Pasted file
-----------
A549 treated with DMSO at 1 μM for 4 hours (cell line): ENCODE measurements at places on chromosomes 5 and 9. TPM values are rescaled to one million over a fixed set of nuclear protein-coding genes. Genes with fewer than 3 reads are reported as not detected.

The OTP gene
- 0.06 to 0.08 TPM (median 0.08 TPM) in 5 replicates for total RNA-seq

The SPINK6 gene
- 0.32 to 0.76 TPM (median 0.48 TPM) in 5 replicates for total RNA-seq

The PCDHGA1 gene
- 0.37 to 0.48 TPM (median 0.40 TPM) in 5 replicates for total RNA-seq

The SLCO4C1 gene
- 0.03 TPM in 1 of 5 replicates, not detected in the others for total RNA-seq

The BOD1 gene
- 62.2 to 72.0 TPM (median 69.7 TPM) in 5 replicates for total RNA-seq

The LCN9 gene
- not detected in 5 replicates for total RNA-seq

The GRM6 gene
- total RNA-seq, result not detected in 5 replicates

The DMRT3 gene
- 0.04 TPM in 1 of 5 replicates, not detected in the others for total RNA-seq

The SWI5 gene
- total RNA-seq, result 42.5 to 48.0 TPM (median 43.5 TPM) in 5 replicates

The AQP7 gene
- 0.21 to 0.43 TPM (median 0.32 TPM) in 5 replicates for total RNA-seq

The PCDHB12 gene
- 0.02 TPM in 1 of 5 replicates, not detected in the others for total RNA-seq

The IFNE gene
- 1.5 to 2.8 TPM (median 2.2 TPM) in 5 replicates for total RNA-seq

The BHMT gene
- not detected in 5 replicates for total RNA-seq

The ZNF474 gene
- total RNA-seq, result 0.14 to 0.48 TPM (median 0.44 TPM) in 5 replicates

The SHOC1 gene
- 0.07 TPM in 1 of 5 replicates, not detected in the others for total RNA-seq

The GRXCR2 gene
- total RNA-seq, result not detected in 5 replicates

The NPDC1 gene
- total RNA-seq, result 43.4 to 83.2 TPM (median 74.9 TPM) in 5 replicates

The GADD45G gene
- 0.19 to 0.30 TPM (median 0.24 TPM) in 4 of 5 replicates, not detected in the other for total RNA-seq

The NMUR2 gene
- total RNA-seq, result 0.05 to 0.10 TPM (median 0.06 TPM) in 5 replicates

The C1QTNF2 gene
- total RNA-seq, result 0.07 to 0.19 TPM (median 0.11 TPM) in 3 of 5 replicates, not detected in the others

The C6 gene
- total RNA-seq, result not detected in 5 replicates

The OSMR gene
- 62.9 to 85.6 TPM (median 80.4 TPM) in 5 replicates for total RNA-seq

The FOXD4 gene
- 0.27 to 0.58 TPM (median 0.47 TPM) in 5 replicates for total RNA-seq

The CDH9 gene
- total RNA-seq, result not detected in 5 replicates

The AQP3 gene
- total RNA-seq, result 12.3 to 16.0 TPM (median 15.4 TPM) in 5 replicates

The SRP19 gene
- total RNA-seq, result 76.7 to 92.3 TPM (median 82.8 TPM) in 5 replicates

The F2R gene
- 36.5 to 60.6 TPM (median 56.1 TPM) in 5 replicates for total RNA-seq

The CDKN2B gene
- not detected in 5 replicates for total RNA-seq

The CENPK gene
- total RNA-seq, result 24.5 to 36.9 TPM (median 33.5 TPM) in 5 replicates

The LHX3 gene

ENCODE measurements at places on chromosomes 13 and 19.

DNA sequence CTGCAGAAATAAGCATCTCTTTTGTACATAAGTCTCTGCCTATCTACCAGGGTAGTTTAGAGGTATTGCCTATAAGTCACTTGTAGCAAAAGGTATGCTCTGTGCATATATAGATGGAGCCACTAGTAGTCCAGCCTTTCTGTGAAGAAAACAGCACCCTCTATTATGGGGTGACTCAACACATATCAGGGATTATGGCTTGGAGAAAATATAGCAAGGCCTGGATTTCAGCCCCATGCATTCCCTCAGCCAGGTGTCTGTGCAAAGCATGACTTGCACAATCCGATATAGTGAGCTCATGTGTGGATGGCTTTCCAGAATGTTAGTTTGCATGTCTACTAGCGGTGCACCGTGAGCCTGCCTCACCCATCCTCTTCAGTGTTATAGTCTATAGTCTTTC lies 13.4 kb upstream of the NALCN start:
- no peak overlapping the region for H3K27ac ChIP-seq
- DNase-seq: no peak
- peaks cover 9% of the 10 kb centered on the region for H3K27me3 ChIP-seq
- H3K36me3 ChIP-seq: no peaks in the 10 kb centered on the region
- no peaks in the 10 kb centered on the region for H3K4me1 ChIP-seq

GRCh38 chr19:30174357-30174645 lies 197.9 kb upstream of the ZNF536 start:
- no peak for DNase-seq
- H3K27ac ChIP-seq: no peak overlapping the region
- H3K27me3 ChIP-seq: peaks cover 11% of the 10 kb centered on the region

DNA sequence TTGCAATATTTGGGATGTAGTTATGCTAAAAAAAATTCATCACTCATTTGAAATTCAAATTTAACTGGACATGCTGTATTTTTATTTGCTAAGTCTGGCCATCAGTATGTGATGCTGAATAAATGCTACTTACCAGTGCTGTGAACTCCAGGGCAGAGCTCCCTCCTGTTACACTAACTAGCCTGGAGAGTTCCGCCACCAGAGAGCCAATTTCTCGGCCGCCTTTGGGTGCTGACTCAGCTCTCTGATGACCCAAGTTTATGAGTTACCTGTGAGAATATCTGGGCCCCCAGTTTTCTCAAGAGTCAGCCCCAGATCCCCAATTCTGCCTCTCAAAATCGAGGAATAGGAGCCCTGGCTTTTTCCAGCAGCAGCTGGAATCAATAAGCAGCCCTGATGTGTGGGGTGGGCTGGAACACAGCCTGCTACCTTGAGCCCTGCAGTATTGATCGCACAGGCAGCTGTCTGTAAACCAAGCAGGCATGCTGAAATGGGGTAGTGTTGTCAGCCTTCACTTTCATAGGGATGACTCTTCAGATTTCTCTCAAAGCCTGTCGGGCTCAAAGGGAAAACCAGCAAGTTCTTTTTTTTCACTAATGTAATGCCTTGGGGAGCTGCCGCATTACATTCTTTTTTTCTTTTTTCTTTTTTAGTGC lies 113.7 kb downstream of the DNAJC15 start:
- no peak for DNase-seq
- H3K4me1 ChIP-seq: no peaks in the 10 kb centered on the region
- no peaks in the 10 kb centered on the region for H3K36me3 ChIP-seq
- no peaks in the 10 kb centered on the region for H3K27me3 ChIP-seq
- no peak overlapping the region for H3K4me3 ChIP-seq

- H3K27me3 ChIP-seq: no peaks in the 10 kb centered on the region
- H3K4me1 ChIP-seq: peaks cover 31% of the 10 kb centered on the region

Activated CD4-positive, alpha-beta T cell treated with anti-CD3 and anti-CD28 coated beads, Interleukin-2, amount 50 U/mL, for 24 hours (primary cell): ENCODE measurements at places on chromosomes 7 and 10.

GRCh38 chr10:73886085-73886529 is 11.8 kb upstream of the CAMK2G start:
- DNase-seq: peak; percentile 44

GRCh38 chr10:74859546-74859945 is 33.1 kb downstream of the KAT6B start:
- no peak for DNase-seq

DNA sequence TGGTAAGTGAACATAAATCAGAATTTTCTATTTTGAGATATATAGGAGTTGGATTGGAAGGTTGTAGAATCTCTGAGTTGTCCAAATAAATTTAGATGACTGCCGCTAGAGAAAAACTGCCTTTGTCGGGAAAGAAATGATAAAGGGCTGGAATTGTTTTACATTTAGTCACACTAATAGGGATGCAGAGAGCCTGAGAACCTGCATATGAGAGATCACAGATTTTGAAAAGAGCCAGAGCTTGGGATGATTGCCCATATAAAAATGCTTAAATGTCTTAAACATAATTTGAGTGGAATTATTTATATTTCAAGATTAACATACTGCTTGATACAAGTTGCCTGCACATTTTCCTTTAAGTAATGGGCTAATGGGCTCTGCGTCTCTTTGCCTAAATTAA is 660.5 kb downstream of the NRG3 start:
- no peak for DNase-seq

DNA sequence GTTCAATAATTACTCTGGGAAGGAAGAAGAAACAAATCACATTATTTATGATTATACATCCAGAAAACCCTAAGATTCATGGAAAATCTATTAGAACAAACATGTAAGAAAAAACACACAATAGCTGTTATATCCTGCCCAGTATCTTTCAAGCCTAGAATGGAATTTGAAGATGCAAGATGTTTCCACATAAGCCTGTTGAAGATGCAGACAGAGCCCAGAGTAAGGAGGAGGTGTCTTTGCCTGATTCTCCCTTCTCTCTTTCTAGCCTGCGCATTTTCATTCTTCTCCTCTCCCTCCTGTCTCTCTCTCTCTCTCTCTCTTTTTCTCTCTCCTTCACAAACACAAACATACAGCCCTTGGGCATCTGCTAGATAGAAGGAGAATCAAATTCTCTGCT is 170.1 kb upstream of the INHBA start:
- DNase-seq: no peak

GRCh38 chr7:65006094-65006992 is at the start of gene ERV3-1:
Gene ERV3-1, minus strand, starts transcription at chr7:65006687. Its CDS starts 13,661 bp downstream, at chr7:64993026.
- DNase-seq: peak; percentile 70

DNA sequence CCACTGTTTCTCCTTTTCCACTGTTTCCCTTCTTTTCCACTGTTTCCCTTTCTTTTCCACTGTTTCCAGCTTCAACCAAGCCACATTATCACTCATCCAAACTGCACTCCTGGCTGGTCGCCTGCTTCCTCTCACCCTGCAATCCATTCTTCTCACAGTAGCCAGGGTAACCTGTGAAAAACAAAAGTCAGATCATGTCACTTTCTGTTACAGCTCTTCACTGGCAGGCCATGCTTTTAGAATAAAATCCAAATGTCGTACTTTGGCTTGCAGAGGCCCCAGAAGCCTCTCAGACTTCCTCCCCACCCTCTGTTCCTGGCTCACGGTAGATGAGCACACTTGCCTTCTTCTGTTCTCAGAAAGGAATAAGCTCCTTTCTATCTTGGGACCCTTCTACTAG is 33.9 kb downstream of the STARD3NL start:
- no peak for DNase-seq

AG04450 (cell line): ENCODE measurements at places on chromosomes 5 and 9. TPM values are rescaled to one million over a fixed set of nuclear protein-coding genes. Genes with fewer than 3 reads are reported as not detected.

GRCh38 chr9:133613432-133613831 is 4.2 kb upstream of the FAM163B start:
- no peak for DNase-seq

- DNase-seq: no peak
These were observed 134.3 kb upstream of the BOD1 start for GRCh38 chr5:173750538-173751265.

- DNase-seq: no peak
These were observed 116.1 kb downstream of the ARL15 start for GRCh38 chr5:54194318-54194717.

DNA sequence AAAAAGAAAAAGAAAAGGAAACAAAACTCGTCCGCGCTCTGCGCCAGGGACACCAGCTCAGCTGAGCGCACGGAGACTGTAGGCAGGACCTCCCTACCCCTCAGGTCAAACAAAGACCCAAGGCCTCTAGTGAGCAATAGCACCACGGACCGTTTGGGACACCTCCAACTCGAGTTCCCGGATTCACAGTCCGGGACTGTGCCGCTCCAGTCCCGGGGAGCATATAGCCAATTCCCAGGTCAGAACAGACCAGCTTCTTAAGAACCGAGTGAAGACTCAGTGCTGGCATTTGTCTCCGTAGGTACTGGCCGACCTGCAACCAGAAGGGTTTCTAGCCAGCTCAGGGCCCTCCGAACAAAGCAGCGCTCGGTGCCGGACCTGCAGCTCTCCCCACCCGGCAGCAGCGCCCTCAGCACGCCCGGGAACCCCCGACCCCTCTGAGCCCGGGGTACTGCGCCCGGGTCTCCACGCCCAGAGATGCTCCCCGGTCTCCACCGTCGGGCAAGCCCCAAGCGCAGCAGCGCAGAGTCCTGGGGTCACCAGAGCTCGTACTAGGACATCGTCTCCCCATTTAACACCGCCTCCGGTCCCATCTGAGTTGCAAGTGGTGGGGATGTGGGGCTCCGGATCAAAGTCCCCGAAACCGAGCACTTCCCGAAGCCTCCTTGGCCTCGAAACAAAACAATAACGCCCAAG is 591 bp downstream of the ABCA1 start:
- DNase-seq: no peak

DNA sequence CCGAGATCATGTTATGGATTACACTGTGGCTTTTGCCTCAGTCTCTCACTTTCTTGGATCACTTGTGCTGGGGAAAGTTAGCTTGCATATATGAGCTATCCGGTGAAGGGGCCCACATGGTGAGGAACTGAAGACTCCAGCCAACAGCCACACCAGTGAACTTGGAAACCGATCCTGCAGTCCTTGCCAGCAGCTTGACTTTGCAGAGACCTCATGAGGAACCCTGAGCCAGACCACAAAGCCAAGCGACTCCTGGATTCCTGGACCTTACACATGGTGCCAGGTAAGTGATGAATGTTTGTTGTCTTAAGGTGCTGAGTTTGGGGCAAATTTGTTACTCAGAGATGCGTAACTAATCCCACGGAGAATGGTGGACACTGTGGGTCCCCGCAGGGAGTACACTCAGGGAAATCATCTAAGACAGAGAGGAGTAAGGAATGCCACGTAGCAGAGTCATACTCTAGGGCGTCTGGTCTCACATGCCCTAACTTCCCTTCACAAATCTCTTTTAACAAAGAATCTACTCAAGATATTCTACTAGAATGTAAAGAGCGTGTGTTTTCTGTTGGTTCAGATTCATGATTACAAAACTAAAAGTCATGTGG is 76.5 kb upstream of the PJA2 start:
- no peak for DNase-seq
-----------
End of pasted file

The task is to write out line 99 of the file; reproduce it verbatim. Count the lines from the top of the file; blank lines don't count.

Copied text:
- DNase-seq: no peak